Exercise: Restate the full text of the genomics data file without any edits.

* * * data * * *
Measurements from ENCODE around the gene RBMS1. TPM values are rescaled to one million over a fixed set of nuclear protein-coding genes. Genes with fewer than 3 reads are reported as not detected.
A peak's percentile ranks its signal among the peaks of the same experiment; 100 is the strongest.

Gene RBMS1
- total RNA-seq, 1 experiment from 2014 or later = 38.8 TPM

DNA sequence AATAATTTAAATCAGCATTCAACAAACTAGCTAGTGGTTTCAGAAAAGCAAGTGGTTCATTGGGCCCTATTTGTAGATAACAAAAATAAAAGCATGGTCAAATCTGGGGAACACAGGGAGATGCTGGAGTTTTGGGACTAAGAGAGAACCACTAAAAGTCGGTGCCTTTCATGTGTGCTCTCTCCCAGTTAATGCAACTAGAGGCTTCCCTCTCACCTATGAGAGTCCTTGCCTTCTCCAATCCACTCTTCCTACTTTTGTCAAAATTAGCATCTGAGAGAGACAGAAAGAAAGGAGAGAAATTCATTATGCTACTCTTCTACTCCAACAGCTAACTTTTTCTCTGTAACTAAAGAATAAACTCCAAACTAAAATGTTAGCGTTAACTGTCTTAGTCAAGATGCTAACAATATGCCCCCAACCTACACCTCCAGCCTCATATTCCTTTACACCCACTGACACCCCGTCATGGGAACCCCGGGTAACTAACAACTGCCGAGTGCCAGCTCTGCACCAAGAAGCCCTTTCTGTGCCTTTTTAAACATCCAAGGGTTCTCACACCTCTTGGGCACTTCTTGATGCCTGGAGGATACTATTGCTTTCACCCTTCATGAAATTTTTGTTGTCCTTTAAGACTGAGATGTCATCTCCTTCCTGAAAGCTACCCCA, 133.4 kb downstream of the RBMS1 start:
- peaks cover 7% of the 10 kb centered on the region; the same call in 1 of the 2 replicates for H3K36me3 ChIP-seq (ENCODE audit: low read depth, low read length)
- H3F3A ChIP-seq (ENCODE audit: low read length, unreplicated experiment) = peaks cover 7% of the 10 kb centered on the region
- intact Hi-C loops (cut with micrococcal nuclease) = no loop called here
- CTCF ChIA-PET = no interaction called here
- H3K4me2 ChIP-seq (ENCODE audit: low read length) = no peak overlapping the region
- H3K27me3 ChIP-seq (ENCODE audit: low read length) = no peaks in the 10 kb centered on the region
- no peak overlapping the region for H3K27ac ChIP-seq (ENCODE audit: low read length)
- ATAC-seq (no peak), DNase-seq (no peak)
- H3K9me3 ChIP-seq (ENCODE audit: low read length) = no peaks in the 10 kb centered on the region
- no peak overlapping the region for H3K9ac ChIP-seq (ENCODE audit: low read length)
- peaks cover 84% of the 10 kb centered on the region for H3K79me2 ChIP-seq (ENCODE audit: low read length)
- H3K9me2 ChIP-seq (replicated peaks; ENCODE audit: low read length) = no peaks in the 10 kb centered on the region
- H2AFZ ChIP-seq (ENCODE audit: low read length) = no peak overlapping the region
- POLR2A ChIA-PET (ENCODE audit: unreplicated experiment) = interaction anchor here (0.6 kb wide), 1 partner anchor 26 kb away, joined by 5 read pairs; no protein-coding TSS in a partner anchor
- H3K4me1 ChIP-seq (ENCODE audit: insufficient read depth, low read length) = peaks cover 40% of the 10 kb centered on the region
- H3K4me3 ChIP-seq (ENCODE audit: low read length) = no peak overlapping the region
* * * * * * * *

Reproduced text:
Measurements from ENCODE around the gene RBMS1. TPM values are rescaled to one million over a fixed set of nuclear protein-coding genes. Genes with fewer than 3 reads are reported as not detected.
A peak's percentile ranks its signal among the peaks of the same experiment; 100 is the strongest.

Gene RBMS1
- total RNA-seq, 1 experiment from 2014 or later = 38.8 TPM

DNA sequence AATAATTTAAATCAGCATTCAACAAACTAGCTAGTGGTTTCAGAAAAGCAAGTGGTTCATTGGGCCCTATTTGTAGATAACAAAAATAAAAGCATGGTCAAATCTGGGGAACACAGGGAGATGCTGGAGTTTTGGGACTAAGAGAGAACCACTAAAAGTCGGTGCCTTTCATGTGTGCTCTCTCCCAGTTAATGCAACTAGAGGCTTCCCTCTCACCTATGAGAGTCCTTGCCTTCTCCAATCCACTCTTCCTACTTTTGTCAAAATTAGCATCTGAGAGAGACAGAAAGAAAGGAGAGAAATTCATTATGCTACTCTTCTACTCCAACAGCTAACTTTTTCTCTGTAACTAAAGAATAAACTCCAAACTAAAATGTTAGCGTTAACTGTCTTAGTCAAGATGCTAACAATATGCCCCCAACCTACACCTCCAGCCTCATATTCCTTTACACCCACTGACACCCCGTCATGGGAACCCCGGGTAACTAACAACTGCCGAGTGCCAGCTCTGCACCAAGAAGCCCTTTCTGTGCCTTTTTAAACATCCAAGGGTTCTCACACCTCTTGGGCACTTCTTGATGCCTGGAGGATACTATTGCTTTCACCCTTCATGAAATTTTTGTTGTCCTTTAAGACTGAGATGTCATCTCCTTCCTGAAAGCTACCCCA, 133.4 kb downstream of the RBMS1 start:
- peaks cover 7% of the 10 kb centered on the region; the same call in 1 of the 2 replicates for H3K36me3 ChIP-seq (ENCODE audit: low read depth, low read length)
- H3F3A ChIP-seq (ENCODE audit: low read length, unreplicated experiment) = peaks cover 7% of the 10 kb centered on the region
- intact Hi-C loops (cut with micrococcal nuclease) = no loop called here
- CTCF ChIA-PET = no interaction called here
- H3K4me2 ChIP-seq (ENCODE audit: low read length) = no peak overlapping the region
- H3K27me3 ChIP-seq (ENCODE audit: low read length) = no peaks in the 10 kb centered on the region
- no peak overlapping the region for H3K27ac ChIP-seq (ENCODE audit: low read length)
- ATAC-seq (no peak), DNase-seq (no peak)
- H3K9me3 ChIP-seq (ENCODE audit: low read length) = no peaks in the 10 kb centered on the region
- no peak overlapping the region for H3K9ac ChIP-seq (ENCODE audit: low read length)
- peaks cover 84% of the 10 kb centered on the region for H3K79me2 ChIP-seq (ENCODE audit: low read length)
- H3K9me2 ChIP-seq (replicated peaks; ENCODE audit: low read length) = no peaks in the 10 kb centered on the region
- H2AFZ ChIP-seq (ENCODE audit: low read length) = no peak overlapping the region
- POLR2A ChIA-PET (ENCODE audit: unreplicated experiment) = interaction anchor here (0.6 kb wide), 1 partner anchor 26 kb away, joined by 5 read pairs; no protein-coding TSS in a partner anchor
- H3K4me1 ChIP-seq (ENCODE audit: insufficient read depth, low read length) = peaks cover 40% of the 10 kb centered on the region
- H3K4me3 ChIP-seq (ENCODE audit: low read length) = no peak overlapping the region